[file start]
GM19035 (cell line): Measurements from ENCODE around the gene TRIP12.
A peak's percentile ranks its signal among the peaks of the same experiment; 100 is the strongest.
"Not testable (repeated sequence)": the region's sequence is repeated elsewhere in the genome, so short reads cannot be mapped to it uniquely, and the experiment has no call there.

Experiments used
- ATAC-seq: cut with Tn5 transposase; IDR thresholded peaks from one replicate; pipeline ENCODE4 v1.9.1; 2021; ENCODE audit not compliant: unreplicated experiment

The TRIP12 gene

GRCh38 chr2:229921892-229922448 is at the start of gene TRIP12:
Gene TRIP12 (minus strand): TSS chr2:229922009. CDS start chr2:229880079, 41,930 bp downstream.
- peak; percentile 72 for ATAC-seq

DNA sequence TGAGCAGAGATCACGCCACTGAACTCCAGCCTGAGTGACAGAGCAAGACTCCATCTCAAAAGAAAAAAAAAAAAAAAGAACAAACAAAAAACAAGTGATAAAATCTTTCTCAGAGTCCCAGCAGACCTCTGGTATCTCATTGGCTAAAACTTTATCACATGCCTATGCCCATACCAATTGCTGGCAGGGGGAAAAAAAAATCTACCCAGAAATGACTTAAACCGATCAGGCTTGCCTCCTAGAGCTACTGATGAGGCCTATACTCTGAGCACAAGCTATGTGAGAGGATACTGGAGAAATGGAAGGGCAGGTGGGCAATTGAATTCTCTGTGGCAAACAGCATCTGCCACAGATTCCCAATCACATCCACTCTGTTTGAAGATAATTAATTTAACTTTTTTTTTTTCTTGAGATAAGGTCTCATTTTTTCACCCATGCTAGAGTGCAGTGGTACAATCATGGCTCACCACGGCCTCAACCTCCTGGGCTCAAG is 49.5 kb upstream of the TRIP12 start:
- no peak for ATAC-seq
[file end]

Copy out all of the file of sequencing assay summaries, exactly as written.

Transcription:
GM19035 (cell line): Measurements from ENCODE around the gene TRIP12.
A peak's percentile ranks its signal among the peaks of the same experiment; 100 is the strongest.
"Not testable (repeated sequence)": the region's sequence is repeated elsewhere in the genome, so short reads cannot be mapped to it uniquely, and the experiment has no call there.

Experiments used
- ATAC-seq: cut with Tn5 transposase; IDR thresholded peaks from one replicate; pipeline ENCODE4 v1.9.1; 2021; ENCODE audit not compliant: unreplicated experiment

The TRIP12 gene

GRCh38 chr2:229921892-229922448 is at the start of gene TRIP12:
Gene TRIP12 (minus strand): TSS chr2:229922009. CDS start chr2:229880079, 41,930 bp downstream.
- peak; percentile 72 for ATAC-seq

DNA sequence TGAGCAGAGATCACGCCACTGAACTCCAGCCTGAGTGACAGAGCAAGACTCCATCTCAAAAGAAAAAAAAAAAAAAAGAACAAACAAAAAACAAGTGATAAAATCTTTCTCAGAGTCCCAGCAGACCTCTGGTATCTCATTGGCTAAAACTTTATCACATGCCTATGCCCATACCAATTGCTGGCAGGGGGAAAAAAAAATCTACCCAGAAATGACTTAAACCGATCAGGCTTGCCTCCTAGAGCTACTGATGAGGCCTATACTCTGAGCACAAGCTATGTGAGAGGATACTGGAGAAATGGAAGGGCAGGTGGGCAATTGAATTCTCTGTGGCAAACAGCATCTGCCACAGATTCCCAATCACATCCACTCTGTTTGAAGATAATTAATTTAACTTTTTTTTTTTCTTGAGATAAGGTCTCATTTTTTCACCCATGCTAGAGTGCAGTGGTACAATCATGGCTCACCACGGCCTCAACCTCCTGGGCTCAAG is 49.5 kb upstream of the TRIP12 start:
- no peak for ATAC-seq